Development studio Bungie has a history as interesting and a past as intricately woven as any in the games industry, and has continued to earn a legendary status amongst its peers, and in the hearts of gamers, for over two decades now.
Bungie began life as a Mac game developer (once referred to as id Software’s “Mac shadow” by John Carmack), with titles spanning slow-paced fantasy adventures, high action first-person shooters, at least one anime-inspired melee combat game, and even a few well-received real-time strategy titles, but it was Bungie’s Halo series of shooters that propelled the studio into videogame super stardom.
Going from wholly-owned by Microsoft to self-owned independence in the space of seven years (but losing ownership of the Halo franchise in the process), Bungie embarked on an all-new adventure to create a brand new intellectual property, this time in a reported 10-year publishing partnership with Activision.
The last game that we saw from Bungie was Halo: Reach back in 2010, though, so what has the team been working on for the last few years “under the cover of darkness,” as the latest Community Theatre video claimed? Today, we learn about Destiny.
Destiny – Pathways Out of Darkness Video Documentary
“In Destiny, you are a Guardian of the last safe city on Earth. You must defend the City. Defeat our enemies. And reclaim all that we have lost.
Billed as a persistent ‘always-on’ shooter, with elements of epic, mythological fantasy, Destiny is set in a far-flung science fiction future, but uses Earth and our solar system as the location for our adventures as players take on the roles of a small group of survivors – Guardians – while under the protection of a mysterious being known only as ‘The Traveller.’
A new descriptor has arisen from the reveal of Bungie’s Destiny, too – “shared-world shooter.” Destiny isn’t a massively multiplayer online game in the style of World of Warcraft or any similar epic MMOG, but is instead powered by an always on, connected world. There is no offline mode in Destiny and players will need to be connected to the internet to play.
It is through players’ interactions online that they will be able to uncover the mysteries of the world, visit distant planets and chart the course of mankind’s past, ultimate destruction. To what purpose? Who or what will we be fighting against to survive? No-one can say for sure at this point.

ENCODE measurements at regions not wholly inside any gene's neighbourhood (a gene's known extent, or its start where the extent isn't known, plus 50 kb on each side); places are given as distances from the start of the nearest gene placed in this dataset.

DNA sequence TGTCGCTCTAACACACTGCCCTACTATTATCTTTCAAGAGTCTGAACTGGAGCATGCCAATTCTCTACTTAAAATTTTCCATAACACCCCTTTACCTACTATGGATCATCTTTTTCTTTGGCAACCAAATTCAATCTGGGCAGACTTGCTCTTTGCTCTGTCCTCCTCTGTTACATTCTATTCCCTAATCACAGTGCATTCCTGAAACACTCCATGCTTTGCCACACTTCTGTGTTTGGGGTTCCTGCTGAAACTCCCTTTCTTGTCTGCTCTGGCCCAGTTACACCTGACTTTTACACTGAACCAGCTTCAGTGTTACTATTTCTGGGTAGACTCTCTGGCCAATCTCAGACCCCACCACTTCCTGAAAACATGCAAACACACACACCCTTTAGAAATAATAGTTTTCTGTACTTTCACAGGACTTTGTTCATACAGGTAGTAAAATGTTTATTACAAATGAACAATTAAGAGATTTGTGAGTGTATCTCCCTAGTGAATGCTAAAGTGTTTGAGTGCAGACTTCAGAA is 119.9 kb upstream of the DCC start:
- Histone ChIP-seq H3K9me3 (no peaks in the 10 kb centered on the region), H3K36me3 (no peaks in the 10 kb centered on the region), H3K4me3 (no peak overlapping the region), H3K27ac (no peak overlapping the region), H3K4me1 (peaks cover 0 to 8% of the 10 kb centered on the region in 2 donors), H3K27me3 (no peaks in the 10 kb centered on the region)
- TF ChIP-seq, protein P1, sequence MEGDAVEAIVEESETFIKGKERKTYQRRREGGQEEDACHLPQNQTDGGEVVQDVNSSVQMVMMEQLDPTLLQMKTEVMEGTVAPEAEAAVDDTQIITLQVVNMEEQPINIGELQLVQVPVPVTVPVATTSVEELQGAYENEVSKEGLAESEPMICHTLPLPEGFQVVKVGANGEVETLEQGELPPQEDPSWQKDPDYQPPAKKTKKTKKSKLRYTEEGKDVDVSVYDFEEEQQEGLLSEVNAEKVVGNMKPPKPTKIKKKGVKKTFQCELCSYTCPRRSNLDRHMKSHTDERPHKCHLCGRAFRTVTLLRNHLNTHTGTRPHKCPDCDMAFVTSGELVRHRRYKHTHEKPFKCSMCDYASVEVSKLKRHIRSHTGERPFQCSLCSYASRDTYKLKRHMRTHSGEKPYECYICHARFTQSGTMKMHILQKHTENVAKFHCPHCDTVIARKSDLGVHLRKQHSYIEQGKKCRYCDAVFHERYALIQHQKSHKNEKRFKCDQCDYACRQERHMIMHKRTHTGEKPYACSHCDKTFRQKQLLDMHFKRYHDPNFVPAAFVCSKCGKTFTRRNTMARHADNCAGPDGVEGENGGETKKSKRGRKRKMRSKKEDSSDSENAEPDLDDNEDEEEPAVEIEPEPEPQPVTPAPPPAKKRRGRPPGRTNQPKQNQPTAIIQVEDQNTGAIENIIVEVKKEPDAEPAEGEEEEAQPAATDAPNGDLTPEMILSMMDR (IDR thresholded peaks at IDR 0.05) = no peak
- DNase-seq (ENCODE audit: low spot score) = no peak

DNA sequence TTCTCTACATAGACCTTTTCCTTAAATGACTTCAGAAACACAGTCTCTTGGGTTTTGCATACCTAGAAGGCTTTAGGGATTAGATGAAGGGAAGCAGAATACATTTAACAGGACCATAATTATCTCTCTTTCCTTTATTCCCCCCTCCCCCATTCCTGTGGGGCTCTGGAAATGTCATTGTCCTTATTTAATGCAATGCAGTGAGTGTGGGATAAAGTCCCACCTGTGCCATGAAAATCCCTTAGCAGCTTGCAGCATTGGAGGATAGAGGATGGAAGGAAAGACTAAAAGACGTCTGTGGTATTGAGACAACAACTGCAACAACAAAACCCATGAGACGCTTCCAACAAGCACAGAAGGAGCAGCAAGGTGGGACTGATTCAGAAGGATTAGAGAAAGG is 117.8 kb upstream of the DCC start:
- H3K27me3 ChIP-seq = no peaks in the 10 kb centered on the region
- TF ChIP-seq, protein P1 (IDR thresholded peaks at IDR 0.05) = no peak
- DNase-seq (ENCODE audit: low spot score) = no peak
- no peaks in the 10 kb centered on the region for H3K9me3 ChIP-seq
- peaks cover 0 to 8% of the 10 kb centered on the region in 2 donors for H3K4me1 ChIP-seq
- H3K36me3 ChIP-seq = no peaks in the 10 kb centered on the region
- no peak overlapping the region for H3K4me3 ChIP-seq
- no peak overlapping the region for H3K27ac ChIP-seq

Additionally, Bungie has “absolutely no plans to charge a subscription fee for Destiny,” another important distinction between a traditional MMOG and Bungie’s next game. Anecdotes emerging from Destiny also point to an experience equivalent to something like Journey. As you explore the world around you and go on seemingly solo missions, you’re likely to meet up with other players online who can, at will, join you on your quest, or leave as they please.
The Seven Pillars of Destiny
What are the core tenets of Destiny? What has Bungie aimed to provide players with during their journey not only to make it immediately enjoyable, but continuously exciting and intriguing in the long-run? Here are Destiny’s seven pillars, as seen at Dan ‘One of Swords’ Amrich’s blog.
“Players ask, ‘Do I want to stay here?’” says Bungie co-founder Jason Jones. “We want them to say yes. They are not going to waste their time with something they don’t like.”
“We want to put players in situations where they can feel successful, because being successful feels awesome. Destiny will meet you with something fun, no matter what your mood is,” promises Jones.
“Everything you do in Destiny generates rewards,” promises Jones. Player rewards include weapons and gear, as well as customisation options, as well as more intrinsic gameplay rewards.
“I don’t mean new content every night,” explained Jones. “Every time a player sits down to play Destiny, they experience something different every time.” This pillar’s goal “led us to create this diversity of activities — an activity for every mood.”
“Everything that is fun to do is more fun to do with your friends and when people are around you,” states Jones. “Think about the gym or college, with nobody next to you — that would be creepy. But that’s the experience we’ve had for decades with games, and that’s not what we want. Destiny is more fun with more people. Every activity can be played cooperatively. Solo is a totally valid way to play Destiny, but you are constantly going to see other people in your game.”
“We want everybody who wants to play Destiny to be able to play Destiny,” says Jones. “All core activities can be enjoyed by novice players.”
“Players don’t want to read, and they don’t want to go to the internet to figure out our bulls**t,” Jones said. “They want to be heroes and feel things they don’t feel in their daily lives.”
There are still many more questions to be answered regarding the nature of Destiny – answers that we’re sure to discover in the weeks and months leading up to release, as well as at this year’s Game Developers Conference at the end of March in San Francisco, where Destiny will be discussed.
Destiny has officially been announced for both Xbox 360 and PlayStation 3, and because we so rarely hear from Bungie co-founder Jason Jones, we’ll give him the final word on the game:
“If you enjoy FPS games, Destiny is going to be the best shooter you’ve ever played. We’ve learned a bunch of lessons from MMOs and Facebook games, but it’s a shooter.”
What did you think of the reveal of Destiny?